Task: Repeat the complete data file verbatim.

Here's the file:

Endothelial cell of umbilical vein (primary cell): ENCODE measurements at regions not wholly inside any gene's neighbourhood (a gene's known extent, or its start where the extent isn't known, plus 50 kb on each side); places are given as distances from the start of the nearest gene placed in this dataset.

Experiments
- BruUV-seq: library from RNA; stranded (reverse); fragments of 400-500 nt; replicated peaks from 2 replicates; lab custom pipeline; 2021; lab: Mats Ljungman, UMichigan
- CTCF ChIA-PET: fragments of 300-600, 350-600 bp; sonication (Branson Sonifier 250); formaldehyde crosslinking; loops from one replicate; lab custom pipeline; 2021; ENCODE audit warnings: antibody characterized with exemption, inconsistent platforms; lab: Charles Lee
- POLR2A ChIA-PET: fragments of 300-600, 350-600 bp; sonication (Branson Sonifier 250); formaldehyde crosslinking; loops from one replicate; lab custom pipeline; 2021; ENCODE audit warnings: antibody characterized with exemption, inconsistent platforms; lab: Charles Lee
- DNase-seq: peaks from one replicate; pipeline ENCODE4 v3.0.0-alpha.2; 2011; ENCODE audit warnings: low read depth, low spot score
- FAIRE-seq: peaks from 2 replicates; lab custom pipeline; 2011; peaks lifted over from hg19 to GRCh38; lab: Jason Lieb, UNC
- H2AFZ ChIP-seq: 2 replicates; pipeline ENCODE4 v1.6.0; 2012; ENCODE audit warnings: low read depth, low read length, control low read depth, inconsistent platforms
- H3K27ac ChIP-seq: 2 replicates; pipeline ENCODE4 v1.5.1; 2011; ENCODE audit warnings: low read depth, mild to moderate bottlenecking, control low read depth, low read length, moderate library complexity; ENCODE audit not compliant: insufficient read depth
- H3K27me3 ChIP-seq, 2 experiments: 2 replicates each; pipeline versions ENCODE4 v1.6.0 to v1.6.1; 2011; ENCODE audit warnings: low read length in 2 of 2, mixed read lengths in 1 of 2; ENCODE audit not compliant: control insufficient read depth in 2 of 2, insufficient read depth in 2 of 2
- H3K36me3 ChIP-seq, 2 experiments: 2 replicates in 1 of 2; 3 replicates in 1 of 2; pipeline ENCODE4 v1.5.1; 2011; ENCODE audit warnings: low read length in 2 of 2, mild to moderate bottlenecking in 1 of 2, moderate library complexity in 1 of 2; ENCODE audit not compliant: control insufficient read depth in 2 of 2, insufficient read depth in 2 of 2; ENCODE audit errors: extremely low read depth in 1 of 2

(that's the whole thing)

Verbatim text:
Endothelial cell of umbilical vein (primary cell): ENCODE measurements at regions not wholly inside any gene's neighbourhood (a gene's known extent, or its start where the extent isn't known, plus 50 kb on each side); places are given as distances from the start of the nearest gene placed in this dataset.

Experiments
- BruUV-seq: library from RNA; stranded (reverse); fragments of 400-500 nt; replicated peaks from 2 replicates; lab custom pipeline; 2021; lab: Mats Ljungman, UMichigan
- CTCF ChIA-PET: fragments of 300-600, 350-600 bp; sonication (Branson Sonifier 250); formaldehyde crosslinking; loops from one replicate; lab custom pipeline; 2021; ENCODE audit warnings: antibody characterized with exemption, inconsistent platforms; lab: Charles Lee
- POLR2A ChIA-PET: fragments of 300-600, 350-600 bp; sonication (Branson Sonifier 250); formaldehyde crosslinking; loops from one replicate; lab custom pipeline; 2021; ENCODE audit warnings: antibody characterized with exemption, inconsistent platforms; lab: Charles Lee
- DNase-seq: peaks from one replicate; pipeline ENCODE4 v3.0.0-alpha.2; 2011; ENCODE audit warnings: low read depth, low spot score
- FAIRE-seq: peaks from 2 replicates; lab custom pipeline; 2011; peaks lifted over from hg19 to GRCh38; lab: Jason Lieb, UNC
- H2AFZ ChIP-seq: 2 replicates; pipeline ENCODE4 v1.6.0; 2012; ENCODE audit warnings: low read depth, low read length, control low read depth, inconsistent platforms
- H3K27ac ChIP-seq: 2 replicates; pipeline ENCODE4 v1.5.1; 2011; ENCODE audit warnings: low read depth, mild to moderate bottlenecking, control low read depth, low read length, moderate library complexity; ENCODE audit not compliant: insufficient read depth
- H3K27me3 ChIP-seq, 2 experiments: 2 replicates each; pipeline versions ENCODE4 v1.6.0 to v1.6.1; 2011; ENCODE audit warnings: low read length in 2 of 2, mixed read lengths in 1 of 2; ENCODE audit not compliant: control insufficient read depth in 2 of 2, insufficient read depth in 2 of 2
- H3K36me3 ChIP-seq, 2 experiments: 2 replicates in 1 of 2; 3 replicates in 1 of 2; pipeline ENCODE4 v1.5.1; 2011; ENCODE audit warnings: low read length in 2 of 2, mild to moderate bottlenecking in 1 of 2, moderate library complexity in 1 of 2; ENCODE audit not compliant: control insufficient read depth in 2 of 2, insufficient read depth in 2 of 2; ENCODE audit errors: extremely low read depth in 1 of 2